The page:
Saturday, March 21, 2009

CLICK - Accep Us

I can understand. I can support. I will never accep. Never.

With all my love,
Aunty Em

Monday, March 16, 2009

Toussaint Louverture in Miami

I was on another route in Miami, headed from North Bay Village to 53rd Street. As I zipped along North Miami Drive I spotted a small parkette, with a statue, at 62nd. Having no good place to pull over, I circled the block and parked.

I knew I had read the name and I knew a connection to Napoleon, but that's all I could recall and the marker was not very helpful. As usual The WikiWackyWoo was more helpful:
Historical significance

Toussaint Louverture played a key role in what was the first successful attempt by a slave population in the Americas and the world to throw off the yoke of Western colonialism. He defeated armies of three imperial powers: Spain, France, and Great Britain. The success of the Haitian Revolution had enduring effects on shaking the institution of slavery throughout the New World. Haiti became the second independent republic in the Western Hemisphere.

After being captured by the French general Leclerc, on the ship to France, Toussaint Louverture warned his captors that the rebels would not make his mistake in the following words: "In overthrowing me you have cut down in Saint Domingue only the tree of the trunk of liberty, it will spring up again from the roots, for they are many and they are deep."
James Mastin has sculpted a very impressive Toussaint Louverture.

Bear with me, because I'm not an Art Critic and I never met Toussaint Louverture. However, Mastin gives his subject all the quiet dignity of the "warrior, liberator, diplomat, statesman" that Louverture represents. The statue seems to capture the man I have since read about.

He stands impressively on a black, polished granite base that has the brass plaque on its front.

It's unusual to see a Black man dressed in the European refineries of the day and, at least for me, that's also what's so striking about the statue.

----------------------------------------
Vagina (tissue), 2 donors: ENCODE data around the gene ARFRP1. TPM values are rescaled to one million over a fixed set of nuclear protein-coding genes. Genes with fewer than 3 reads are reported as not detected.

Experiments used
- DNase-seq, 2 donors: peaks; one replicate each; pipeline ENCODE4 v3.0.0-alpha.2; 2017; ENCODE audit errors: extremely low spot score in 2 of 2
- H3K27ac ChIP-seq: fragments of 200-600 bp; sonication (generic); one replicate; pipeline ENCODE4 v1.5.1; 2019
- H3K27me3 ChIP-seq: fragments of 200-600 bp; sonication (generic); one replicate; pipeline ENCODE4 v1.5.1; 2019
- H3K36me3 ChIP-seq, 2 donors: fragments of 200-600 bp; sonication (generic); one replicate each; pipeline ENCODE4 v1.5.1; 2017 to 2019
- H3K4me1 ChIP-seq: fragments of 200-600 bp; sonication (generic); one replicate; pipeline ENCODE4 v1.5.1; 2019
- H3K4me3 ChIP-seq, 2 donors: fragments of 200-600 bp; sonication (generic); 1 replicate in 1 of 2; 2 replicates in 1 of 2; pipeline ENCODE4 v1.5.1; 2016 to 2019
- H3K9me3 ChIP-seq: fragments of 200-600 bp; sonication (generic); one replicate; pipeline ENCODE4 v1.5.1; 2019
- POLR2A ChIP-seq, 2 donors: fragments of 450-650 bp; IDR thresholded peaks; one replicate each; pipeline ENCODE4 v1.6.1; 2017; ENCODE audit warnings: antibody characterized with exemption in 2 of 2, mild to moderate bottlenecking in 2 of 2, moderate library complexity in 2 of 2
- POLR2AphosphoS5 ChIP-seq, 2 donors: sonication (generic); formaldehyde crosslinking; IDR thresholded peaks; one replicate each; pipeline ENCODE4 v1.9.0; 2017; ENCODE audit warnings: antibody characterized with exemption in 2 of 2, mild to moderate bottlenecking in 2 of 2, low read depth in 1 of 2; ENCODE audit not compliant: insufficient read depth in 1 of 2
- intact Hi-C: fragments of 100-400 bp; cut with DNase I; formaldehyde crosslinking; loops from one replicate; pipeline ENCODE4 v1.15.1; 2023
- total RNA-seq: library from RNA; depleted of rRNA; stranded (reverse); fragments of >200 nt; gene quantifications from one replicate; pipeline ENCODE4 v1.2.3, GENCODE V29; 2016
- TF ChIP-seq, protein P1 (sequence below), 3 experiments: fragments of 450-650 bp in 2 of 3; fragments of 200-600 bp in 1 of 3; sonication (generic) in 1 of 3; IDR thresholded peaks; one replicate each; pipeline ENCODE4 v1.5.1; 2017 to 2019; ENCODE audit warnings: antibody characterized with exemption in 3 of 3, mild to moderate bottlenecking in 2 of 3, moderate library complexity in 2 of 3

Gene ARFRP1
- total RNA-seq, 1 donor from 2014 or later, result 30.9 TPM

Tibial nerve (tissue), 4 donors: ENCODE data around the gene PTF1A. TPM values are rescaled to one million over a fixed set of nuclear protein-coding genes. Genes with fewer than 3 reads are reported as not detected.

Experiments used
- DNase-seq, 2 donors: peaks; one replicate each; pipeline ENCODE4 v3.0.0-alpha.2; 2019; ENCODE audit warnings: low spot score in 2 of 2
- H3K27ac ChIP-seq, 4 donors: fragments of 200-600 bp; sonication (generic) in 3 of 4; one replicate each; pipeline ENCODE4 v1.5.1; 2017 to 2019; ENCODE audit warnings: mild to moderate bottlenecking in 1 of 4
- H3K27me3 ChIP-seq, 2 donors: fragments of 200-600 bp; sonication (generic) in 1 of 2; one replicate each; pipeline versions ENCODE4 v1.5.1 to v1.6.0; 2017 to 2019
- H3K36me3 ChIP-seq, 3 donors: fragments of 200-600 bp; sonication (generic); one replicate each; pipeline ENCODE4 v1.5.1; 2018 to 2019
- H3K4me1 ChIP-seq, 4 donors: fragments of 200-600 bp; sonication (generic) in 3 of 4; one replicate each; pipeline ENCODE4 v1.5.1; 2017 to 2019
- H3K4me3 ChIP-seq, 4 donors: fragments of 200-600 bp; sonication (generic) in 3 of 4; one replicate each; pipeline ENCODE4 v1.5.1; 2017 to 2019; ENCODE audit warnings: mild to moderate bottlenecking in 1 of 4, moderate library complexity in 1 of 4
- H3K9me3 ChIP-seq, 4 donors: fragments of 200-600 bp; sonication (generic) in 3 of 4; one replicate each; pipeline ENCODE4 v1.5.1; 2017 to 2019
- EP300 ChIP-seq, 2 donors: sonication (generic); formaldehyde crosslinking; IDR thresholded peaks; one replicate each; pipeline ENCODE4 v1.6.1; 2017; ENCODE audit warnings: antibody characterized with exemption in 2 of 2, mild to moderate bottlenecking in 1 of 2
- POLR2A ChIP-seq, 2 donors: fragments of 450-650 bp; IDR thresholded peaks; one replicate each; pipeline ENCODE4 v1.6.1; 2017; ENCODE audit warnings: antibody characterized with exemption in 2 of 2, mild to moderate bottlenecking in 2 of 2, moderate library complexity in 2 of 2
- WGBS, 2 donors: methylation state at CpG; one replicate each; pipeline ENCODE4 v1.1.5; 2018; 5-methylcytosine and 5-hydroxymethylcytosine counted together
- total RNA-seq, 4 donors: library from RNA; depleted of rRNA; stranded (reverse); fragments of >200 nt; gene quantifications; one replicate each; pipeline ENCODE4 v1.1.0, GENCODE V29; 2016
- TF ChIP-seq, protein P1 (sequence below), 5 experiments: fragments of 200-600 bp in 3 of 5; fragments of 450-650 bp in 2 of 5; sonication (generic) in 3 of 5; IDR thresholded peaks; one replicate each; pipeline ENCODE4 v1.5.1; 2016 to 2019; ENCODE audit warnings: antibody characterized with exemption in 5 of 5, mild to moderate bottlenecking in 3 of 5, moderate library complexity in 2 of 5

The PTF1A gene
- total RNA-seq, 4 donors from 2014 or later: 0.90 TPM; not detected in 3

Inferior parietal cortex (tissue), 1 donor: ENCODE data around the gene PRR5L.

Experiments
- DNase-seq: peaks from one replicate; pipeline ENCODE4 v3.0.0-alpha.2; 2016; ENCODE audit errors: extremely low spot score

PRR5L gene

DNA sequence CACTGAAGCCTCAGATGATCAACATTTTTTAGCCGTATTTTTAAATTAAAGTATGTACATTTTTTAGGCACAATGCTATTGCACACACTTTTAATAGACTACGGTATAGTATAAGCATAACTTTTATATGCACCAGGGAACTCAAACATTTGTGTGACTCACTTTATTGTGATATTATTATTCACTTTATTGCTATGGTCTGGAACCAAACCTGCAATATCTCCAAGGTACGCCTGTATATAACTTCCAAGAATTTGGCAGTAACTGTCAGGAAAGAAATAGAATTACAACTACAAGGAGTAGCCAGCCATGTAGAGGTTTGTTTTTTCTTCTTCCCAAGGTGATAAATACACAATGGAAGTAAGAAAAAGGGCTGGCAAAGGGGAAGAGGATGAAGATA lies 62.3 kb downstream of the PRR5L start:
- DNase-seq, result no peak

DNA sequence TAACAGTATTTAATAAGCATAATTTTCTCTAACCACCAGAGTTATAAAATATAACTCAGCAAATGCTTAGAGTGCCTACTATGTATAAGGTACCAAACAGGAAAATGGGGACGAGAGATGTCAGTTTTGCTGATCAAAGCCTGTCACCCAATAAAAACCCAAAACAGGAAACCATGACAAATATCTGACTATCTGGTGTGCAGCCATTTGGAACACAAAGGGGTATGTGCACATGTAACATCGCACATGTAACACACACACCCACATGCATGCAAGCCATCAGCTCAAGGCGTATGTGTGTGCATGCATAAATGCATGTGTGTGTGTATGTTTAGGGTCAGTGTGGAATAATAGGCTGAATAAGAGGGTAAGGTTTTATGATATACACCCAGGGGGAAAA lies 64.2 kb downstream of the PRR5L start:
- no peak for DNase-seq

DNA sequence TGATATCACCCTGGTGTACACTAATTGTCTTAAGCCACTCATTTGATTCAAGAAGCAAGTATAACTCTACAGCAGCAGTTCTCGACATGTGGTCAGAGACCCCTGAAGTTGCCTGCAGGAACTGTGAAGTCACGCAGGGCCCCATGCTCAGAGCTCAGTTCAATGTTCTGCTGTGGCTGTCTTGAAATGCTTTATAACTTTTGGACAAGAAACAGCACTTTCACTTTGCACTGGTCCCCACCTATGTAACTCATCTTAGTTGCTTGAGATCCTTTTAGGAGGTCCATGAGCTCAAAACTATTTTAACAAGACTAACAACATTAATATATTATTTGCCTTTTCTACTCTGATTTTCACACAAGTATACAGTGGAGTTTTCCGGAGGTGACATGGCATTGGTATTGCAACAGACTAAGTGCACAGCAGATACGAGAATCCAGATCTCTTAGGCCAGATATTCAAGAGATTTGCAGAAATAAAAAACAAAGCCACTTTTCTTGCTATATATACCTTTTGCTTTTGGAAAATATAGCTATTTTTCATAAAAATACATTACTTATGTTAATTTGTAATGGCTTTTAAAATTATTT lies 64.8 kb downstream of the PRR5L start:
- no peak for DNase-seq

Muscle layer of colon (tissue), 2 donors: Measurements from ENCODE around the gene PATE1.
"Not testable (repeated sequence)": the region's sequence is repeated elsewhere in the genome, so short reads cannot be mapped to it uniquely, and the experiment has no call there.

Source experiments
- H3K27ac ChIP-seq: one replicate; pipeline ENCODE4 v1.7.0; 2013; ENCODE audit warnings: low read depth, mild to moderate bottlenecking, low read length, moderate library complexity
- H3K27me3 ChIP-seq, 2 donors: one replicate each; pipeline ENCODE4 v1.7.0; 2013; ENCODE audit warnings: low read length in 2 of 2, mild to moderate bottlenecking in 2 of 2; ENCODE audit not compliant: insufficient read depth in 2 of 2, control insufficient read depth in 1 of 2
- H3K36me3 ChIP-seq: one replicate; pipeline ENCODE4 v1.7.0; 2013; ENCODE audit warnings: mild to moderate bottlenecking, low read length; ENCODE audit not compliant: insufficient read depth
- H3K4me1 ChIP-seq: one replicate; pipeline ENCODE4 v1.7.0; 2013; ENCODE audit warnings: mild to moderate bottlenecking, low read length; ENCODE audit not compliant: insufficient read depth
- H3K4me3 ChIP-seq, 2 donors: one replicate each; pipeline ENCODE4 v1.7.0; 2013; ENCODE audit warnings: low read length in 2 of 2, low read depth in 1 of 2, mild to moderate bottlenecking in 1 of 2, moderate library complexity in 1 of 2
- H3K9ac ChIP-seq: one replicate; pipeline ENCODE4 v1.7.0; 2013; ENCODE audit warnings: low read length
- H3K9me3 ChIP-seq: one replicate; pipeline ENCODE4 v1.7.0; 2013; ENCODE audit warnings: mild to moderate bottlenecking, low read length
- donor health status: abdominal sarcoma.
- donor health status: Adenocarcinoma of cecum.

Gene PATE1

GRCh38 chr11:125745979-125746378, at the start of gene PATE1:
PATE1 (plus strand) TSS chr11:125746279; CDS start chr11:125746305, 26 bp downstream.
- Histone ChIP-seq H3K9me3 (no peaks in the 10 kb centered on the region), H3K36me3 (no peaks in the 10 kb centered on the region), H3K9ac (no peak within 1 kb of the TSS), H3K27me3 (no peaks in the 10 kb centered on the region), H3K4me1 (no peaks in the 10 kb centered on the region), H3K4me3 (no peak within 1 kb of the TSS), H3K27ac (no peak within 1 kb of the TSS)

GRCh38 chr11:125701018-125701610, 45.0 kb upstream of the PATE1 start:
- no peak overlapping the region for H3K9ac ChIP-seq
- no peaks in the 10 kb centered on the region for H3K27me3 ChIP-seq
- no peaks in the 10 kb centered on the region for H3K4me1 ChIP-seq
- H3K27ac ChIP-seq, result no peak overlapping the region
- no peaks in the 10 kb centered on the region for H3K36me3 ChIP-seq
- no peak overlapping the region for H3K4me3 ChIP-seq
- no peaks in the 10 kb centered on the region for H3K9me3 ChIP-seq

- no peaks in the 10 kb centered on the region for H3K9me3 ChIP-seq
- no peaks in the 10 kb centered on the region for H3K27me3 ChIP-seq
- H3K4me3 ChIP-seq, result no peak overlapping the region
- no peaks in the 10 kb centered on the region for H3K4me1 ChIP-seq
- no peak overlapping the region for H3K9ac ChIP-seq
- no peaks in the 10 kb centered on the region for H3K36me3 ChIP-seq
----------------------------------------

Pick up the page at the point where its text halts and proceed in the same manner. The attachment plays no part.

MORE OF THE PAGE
Sadly, the parkette is a meager little thing. It appears to be relatively new, considering Google Maps satellite view has the park, but not the statue and landscaping that came along with it. Drag the little street view guy over, tho', and you'll see the statue is there. What's more, you can see the landscaping when it was new and lush.

Compare that with my recent picture at right. It's no longer lush, green and verdant. A lack of rain has dried the grass to patches of brown with some light green showing. The bushes were once a relatively thick hedge surrounding the parkette, which would have given the statue a sense of place. Now, again because of near-drought conditions, the are scraggly and, in some places, disconnected.

Oh, and that Napoleon stuff?

According to History Wiz:
By 1803 Napoleon was ready to get Haiti off his back: he and Toussaint agreed to terms of peace. Napoleon agreed to recognize Haitian independence and Toussaint agreed to retire from public life. A few months later, the French invited Toussaint to come to a negotiating meeting will full safe conduct. When he arrived, the French (at Napoleon's orders) betrayed the safe conduct and arrested him, putting him on a ship headed for France. Napoleon ordered that Toussaint be placed in a prison dungeon in the mountains, and murdered by means of cold, starvation, and neglect. Toussaint died in prison, but others carried on the fight for freedom.
With all my love,
Aunty Em

Friday, March 13, 2009

The Shame of Coconut Grove

Number Two in a series